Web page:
Magnetic field and current of solid wire

  • Thread starter gills
  • Start date
  • #1
116
0

Homework Statement


26_77.jpg


This is also a problem on my Masteringphysics:

A solid conducting wire of radius runs parallel to the axis and carries a current density given by J=J(0) * (1 - r/R)[tex]\hat{k}[/tex] , where J(0) is a constant and r is the radial distance from the wire axis.

The parts are the same as in the textbook.


Homework Equations


biot savart law

J=I/A


The Attempt at a Solution



I haven't answered part B, or C yet.

ok, when i'm entering my answer for part A on masteringphysics, it keeps telling me "variables are case senstive, make sure that you have the right case on your variables." I've switched them around, and it keeps saying the same thing.

Anyway, my simplified answer is J(0)pi*R[tex]^{2}[/tex](1-[tex]\frac{r}{R}[/tex])


Since J is the current density of the wire, the current is just J*Area, right? That's basically what i'm doing, but something is off. Any help would be great.

Thanks
 

Answers and Replies

  • #2
Doc Al
Mentor
44,959
1,223
Why does your answer for total current have an r in it?

You have to integrate to find the total current, since the current density is not constant.
 
  • #3
143
0
Since the density is not constant in the wire (depends on the distance from the center), I guess you will need to integrate over the area instead of just mupliplying. Btw, what is ^k?
 
  • #4
116
0
Since the density is not constant in the wire (depends on the distance from the center), I guess you will need to integrate over the area instead of just mupliplying. Btw, what is ^k?
it's [tex]\hat{k}[/tex], the vector direction.
 
  • #5
116
0
Why does your answer for total current have an r in it?

You have to integrate to find the total current, since the current density is not constant.
ok, so i integrate from 0 to R in the given formula and i get

J = J(0)*[tex]\frac{R}{2}[/tex] = [tex]\frac{I}{A}[/tex] -->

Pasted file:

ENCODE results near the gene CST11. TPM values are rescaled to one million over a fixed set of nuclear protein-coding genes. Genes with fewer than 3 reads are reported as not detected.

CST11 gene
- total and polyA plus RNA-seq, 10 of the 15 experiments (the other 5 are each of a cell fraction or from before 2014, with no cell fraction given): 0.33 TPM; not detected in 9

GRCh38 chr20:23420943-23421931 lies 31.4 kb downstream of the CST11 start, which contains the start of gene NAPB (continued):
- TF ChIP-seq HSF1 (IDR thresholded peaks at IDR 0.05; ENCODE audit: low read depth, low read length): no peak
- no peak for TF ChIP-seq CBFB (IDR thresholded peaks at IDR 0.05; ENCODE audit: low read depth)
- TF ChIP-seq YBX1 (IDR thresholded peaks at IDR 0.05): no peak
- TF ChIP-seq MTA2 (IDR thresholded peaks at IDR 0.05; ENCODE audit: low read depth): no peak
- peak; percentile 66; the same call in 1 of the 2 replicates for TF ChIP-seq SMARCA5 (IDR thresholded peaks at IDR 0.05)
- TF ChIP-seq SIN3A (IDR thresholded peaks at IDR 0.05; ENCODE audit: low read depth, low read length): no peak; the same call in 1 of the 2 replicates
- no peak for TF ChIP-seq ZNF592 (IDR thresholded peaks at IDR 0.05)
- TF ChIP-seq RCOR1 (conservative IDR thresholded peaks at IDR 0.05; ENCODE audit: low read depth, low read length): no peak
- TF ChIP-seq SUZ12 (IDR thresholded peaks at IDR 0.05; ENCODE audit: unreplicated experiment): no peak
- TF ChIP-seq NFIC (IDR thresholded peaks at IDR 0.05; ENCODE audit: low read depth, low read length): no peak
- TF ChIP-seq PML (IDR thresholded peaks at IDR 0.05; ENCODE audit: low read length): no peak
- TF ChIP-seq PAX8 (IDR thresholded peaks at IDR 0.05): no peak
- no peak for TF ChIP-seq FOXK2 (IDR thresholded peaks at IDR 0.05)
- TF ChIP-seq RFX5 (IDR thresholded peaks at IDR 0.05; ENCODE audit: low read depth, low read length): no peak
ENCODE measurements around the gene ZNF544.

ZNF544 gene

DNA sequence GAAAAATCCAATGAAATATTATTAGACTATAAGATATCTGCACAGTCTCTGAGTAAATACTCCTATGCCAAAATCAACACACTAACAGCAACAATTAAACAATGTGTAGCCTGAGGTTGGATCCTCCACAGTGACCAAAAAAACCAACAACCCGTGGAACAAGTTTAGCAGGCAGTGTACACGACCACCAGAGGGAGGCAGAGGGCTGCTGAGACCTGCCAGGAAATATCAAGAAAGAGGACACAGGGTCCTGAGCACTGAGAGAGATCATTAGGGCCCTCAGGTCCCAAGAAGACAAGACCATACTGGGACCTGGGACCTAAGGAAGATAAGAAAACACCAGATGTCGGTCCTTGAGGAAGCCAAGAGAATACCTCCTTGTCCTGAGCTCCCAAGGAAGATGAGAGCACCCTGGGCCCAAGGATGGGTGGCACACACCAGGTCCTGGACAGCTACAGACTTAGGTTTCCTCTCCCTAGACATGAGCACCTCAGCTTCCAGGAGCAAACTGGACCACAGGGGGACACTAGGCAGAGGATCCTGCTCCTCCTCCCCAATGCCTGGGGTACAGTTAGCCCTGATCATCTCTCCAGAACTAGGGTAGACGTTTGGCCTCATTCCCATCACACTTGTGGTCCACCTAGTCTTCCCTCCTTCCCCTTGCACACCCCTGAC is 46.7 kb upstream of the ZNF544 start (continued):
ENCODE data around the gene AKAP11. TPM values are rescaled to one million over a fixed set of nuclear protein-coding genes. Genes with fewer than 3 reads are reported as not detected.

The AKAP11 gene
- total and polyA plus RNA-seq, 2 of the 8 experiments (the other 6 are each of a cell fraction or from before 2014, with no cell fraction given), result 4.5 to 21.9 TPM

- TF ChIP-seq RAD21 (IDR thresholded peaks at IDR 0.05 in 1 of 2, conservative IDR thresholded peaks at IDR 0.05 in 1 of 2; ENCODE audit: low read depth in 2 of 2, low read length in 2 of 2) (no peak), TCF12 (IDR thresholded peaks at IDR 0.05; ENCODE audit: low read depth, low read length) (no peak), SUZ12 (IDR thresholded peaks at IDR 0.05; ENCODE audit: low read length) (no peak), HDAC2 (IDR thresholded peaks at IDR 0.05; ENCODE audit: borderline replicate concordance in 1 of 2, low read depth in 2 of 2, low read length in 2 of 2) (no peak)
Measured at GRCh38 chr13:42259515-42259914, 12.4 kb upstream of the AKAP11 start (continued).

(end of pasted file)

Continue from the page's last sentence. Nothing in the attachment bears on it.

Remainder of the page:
I = J(0)*(piR^3/2)


??
 
  • #6
Doc Al
Mentor
44,959
1,223
That's not correct. Show how you did the integration:
[tex]I = \int J dA[/tex]
 
  • #7
116
0
That's not correct. Show how you did the integration:
[tex]I = \int J dA[/tex]
ok, i actually integrated only J from 0 to R then multiplied by the area after the integration. So i'll integrate what you said.

so DA = (pi*r)dr ??
 
  • #8
Doc Al
Mentor
44,959
1,223
so DA = (pi*r)dr ??
Almost. What's the circumference of a circle?
 
  • #9
116
0
Almost. What's the circumference of a circle?
circumference is 2pi*r

Would dA be 2pi*r dr?

why the need for the circumference?
 
  • #10
Doc Al
Mentor
44,959
1,223
circumference is 2pi*r

Would dA be 2pi*r dr?
Yes.

why the need for the circumference?
Because you dividing the disk into circular rings so you can integrate.
 
  • #11
116
0
Yes.


Because you dividing the disk into circular rings so you can integrate.
ahhh indeed!

i've got I = J(0)*((pi*R^2)/3))
 
  • #12
Doc Al
Mentor
44,959
1,223
Looks good!
 
  • #13
116
0
Looks good!
it's correct, thank you..

For part B, using ampere's Law i came up with ([tex]\mu[/tex](0)*J(0)*R^2)/6r which came out to be correct.

Now for part C, do i need to integrate again since the current surrounded will not be from the whole wire? or i'm just replacing R with r for the total current now because the amperian line is inside the wire?
 
Last edited:
  • #14
Doc Al
Mentor
44,959
1,223
Now for part C, do i need to integrate again since the current surrounded will not be from the whole wire?
Yes.
or i'm just replacing R with r for the total current now...
Not sure what you mean... but don't do it! :wink:
 
  • #15
116
0
Yes.

Not sure what you mean... but don't do it! :wink:
gotcha, haha. Thanks for the help, i'll let you know if i get it.
 
  • #16
116
0
SOLVED!

thanks (again) Doc
 

Related Threads on Magnetic field and current of solid wire

  • Last Post
Replies
3
Views
7K
Replies
6
Views
761
Replies
1
Views
7K
Replies
2
Views
2K
Replies
5
Views
12K
  • Last Post
Replies
3
Views
851
Replies
3
Views
5K
  • Last Post
Replies
2
Views
4K
Top